A Sports Editor's Perspective: Nothing Like Lacing Up Your Skates On A Frozen Pond
The following is the latest installment of an occasional column by Sports Editor Andy Hutchison.
The sounds of ice skates clomping and cutting into the surface of a frozen pond bring me back to my youth. I grew up on skates; my brothers held me up before I could walk. I remember walking to and driving to/getting rides to various natural ice sheets, for games of pickup hockey when I was younger. We would shovel the snow if necessary. Frozen ponds may have their bumps and soft spots when the air temperature begins to warm up, but they are a great source for pickup hockey and recreational skating for children, adults, and families alike.
Toss your sticks into a pile to randomly pick teams, use shoes or boots for a goal, and play with no time limit; only frozen feet, hunger, and darkness seemed to serve as our clock back when I was a teenager — usually the latter was the one that ultimately prevailed. Shifts last typically under or just over a minute in a hockey game. On the pond, your shift ends when you want it to.
On Saturday, January, 15, I went to Ram Pasture’s Hawley Pond and took photos of young men playing a two-on-two scrimmage. I recognized the names having covered their games when they played hockey for Newtown High years ago. Great to see that they are still at it. One former Nighthawk said I was ambitious braving the cold for photos. I had the same thoughts about these players, and a father-child tandem passing the puck several feet away despite a biting wind.
The next day it was a bit warmer and I took my daughter Kelsie to Hawley Pond; she was beyond thrilled to skate. She’s only been on the ice a few times and loves it.
Pond skating is not just seasonal. It is subject to cooperative weather. After the recent snow and rain, we are in the midst of another cold snap so there may be more opportunities. Many have backyard rinks. For those who are looking for other outdoor skating, there is a rink at Dickinson Park (check the Parks & Recreation website www.newtown-ct.gov/parks-recreation for details and to be sure the rink is open).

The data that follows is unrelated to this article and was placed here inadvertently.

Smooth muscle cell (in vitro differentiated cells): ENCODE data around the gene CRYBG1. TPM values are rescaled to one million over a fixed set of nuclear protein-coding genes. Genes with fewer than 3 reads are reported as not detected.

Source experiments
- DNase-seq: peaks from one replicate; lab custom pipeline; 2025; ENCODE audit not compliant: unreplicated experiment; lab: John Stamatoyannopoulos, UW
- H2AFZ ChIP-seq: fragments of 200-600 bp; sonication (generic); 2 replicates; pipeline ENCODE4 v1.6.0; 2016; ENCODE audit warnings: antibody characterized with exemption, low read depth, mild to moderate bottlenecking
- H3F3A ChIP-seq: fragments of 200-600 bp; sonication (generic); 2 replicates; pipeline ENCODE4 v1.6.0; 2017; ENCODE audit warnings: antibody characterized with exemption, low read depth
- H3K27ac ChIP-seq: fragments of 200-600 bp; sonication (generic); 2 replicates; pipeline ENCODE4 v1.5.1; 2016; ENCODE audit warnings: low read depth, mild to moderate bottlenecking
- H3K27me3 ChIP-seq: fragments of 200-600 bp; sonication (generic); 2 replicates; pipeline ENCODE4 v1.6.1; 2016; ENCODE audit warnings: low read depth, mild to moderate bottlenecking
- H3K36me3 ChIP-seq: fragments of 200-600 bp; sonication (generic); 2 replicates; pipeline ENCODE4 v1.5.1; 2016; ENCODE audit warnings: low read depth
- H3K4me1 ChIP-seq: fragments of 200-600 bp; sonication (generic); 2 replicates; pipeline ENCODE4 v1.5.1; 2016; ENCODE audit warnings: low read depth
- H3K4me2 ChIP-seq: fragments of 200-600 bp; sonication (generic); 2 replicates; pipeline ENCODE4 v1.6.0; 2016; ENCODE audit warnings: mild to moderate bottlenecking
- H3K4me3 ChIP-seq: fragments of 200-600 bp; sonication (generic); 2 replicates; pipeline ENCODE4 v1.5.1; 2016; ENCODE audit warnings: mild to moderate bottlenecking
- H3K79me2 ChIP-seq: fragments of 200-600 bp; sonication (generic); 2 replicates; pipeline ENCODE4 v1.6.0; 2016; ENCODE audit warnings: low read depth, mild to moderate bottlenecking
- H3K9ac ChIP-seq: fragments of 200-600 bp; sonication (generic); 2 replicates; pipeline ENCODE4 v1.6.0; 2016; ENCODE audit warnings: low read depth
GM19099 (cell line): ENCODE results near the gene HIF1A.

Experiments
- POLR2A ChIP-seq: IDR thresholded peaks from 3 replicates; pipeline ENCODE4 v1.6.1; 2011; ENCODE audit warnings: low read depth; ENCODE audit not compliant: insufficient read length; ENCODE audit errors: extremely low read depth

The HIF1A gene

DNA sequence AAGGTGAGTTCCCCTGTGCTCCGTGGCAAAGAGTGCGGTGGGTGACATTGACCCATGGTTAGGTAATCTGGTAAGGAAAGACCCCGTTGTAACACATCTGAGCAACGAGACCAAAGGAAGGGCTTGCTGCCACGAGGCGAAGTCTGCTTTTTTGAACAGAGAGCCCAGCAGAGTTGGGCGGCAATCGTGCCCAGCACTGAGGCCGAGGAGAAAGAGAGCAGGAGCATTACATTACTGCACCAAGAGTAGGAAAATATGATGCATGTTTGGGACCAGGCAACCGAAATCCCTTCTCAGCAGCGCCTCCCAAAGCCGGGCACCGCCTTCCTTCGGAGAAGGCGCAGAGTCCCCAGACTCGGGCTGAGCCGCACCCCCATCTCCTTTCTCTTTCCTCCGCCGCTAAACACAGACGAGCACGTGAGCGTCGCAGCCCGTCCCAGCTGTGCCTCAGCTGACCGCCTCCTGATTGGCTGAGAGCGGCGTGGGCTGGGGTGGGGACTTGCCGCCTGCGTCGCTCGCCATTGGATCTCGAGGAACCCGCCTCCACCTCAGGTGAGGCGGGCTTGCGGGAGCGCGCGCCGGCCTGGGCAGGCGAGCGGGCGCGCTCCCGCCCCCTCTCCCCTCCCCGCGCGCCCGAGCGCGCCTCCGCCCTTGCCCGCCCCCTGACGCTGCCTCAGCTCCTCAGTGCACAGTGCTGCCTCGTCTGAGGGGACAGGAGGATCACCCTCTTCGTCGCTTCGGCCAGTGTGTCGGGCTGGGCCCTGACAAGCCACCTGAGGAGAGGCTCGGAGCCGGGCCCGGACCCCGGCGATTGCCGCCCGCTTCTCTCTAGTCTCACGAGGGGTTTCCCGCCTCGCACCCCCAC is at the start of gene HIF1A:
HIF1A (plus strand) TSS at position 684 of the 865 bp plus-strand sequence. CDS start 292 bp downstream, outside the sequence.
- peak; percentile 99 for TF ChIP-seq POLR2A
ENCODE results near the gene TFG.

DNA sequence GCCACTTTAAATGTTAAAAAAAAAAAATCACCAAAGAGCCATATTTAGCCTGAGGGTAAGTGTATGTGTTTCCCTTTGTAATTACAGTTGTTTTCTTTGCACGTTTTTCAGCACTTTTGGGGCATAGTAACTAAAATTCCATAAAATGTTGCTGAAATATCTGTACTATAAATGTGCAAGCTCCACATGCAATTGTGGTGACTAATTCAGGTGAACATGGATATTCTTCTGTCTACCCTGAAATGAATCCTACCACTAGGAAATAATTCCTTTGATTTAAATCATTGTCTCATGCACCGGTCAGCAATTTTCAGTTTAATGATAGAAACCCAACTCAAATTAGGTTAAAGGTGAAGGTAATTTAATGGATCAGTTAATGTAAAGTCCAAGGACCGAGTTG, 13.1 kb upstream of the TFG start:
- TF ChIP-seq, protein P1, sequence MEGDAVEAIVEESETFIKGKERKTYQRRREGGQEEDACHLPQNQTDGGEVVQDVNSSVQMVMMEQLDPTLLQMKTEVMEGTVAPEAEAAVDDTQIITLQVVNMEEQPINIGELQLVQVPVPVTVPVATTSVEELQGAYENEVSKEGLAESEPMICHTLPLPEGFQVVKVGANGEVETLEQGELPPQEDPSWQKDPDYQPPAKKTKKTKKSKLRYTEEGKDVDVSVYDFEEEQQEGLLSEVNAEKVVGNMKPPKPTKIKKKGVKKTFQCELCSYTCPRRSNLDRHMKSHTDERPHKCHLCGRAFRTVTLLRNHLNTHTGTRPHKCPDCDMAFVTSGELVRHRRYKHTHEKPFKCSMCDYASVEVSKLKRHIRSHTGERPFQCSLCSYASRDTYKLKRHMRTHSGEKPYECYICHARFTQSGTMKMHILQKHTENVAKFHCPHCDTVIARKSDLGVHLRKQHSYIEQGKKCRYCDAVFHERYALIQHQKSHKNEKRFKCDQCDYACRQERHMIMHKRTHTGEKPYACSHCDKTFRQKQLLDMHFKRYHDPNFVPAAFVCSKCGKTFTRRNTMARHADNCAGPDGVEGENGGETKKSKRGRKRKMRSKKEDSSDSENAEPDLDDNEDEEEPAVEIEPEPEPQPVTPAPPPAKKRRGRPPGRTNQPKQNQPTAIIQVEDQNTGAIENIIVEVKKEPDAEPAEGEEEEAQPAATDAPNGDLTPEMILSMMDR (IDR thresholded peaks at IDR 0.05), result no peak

When you go to a pond or lake, take care to be sure the ice is thick enough. Multiple sources online indicate a minimum of four inches of ice to be safe. You can see air bubbles several inches under the surface and this is a good indicator for the thickness. Steer clear of water inlets and outlets where the ice tends to be thin. And watch out for rocks, sticks, and other obstructions protruding through the surface. There are also ruts in the ice so be careful. You might hear some eerie sounds coming from under the ice, or loud cracking noises due to temperature changes and the ice expanding and contracting.
As we laced up our skates this past weekend so, too, did a 65-year-old man who proves you can be just about any age to enjoy pond skating. He told me about raising five girls and how they all skated. “Can you imagine lacing up skates for five girls?” he asked.
No — absolutely not. But I could not imagine not putting on skates and giving it a try, and hope Kelsie and her younger brother Grayson (eventually) enjoy skating on ponds until they are 65 and beyond.
I play in the Southern Connecticut Hockey League with a bunch of former school players and some who have picked up the sport only in their adult years. It is fun, but there is something about being out in the fresh air on a pond when the opportunity presents itself, with no boards, no clock — just maybe the cold, hunger, and darkness to bring you in after that long shift.
Sports Editor Andy Hutchison can be reached at email@example.com.